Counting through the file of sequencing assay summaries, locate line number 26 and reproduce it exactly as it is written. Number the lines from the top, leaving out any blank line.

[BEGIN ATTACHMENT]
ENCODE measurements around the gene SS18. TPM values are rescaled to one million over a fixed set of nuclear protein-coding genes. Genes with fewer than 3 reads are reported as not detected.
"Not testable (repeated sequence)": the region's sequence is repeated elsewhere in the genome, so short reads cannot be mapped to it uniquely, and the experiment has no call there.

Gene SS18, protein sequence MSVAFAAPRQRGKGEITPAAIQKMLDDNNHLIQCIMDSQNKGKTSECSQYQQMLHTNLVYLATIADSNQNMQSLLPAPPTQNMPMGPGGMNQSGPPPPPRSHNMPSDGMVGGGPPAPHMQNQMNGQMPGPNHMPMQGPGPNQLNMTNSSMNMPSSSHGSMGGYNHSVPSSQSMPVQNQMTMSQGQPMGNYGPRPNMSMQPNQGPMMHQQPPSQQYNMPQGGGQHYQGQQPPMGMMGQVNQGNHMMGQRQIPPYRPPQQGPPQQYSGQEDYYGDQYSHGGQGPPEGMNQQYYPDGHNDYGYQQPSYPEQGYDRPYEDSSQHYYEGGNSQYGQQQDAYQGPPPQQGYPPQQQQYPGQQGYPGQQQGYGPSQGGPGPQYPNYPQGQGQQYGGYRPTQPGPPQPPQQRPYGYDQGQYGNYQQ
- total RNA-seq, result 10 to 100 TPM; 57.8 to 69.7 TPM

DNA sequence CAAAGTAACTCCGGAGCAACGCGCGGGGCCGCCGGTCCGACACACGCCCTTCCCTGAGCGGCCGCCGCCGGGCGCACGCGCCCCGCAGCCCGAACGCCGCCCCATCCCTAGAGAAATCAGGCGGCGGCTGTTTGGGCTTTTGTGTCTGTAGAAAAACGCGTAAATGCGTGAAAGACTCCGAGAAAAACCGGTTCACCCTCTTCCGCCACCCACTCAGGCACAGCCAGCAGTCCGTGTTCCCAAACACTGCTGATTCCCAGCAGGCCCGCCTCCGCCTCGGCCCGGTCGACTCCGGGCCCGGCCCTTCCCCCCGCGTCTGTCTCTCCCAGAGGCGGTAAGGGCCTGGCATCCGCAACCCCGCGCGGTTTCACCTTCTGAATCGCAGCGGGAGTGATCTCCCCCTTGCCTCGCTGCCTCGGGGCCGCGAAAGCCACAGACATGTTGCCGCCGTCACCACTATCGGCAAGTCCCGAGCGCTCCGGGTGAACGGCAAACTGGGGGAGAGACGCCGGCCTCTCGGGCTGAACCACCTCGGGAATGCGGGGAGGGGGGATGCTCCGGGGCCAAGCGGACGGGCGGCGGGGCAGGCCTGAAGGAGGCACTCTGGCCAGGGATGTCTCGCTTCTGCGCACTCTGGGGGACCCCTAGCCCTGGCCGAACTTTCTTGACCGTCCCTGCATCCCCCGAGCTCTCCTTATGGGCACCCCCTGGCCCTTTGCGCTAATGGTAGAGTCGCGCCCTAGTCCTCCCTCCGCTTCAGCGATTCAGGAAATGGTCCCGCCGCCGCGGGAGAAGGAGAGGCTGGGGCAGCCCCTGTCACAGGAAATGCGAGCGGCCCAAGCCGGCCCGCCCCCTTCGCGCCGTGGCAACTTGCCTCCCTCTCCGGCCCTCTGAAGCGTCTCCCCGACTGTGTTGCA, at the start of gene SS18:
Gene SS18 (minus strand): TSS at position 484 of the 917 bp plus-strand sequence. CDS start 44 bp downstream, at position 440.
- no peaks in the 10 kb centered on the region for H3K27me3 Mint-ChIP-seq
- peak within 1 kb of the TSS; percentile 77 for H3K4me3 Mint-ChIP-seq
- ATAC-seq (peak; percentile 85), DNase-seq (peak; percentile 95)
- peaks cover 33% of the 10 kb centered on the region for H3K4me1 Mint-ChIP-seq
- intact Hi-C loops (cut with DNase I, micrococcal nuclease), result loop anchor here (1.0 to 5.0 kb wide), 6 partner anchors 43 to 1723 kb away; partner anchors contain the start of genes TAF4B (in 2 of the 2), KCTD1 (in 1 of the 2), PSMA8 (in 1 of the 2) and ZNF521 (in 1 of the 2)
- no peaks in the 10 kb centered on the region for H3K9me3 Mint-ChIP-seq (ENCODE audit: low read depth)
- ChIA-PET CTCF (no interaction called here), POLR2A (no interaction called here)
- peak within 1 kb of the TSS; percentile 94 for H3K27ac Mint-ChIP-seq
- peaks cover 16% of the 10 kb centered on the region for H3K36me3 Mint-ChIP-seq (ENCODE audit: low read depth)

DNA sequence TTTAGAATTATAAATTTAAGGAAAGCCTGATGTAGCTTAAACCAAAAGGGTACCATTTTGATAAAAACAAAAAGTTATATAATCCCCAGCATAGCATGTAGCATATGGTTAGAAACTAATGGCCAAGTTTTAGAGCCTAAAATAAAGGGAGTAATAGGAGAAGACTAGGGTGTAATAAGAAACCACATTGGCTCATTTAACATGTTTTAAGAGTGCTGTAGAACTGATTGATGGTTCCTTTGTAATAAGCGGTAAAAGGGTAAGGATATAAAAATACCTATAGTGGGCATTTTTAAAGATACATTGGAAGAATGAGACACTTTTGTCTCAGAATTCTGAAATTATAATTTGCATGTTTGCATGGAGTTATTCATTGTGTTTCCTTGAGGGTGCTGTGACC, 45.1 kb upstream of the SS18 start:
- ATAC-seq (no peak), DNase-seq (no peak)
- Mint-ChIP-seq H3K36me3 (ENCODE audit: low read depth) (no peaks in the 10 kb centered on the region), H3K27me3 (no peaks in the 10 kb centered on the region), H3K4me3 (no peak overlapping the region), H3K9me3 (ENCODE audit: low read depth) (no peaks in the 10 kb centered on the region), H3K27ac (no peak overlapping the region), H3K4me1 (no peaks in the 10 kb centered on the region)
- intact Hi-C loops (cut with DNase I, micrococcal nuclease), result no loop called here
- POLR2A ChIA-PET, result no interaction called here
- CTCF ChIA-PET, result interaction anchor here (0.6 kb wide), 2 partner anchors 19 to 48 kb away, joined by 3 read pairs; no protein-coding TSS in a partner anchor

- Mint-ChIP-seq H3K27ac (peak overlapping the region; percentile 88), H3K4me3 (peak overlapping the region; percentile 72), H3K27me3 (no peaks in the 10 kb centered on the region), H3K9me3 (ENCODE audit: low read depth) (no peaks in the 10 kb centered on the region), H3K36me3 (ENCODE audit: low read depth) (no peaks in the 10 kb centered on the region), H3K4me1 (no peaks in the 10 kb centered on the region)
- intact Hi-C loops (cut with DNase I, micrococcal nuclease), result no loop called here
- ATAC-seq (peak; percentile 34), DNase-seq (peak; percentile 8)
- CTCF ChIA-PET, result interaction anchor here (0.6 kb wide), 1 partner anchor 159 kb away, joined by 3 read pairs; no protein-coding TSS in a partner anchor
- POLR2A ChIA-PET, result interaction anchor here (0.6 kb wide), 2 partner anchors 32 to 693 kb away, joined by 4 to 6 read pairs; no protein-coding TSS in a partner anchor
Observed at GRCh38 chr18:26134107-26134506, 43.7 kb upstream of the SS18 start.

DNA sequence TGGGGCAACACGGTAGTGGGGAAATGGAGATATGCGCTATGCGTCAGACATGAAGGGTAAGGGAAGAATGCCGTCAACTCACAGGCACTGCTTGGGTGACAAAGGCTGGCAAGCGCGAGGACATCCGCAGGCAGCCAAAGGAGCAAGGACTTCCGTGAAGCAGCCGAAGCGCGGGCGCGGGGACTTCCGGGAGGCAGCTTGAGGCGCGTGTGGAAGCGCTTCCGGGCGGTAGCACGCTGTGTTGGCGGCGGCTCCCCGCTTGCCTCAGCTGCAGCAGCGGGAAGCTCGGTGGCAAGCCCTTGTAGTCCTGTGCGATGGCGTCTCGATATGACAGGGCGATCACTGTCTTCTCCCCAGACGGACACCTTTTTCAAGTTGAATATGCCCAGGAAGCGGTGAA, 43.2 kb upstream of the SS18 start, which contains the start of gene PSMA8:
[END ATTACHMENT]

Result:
- POLR2A ChIA-PET, result interaction anchor here (0.6 kb wide), 2 partner anchors 32 to 693 kb away, joined by 4 to 6 read pairs; no protein-coding TSS in a partner anchor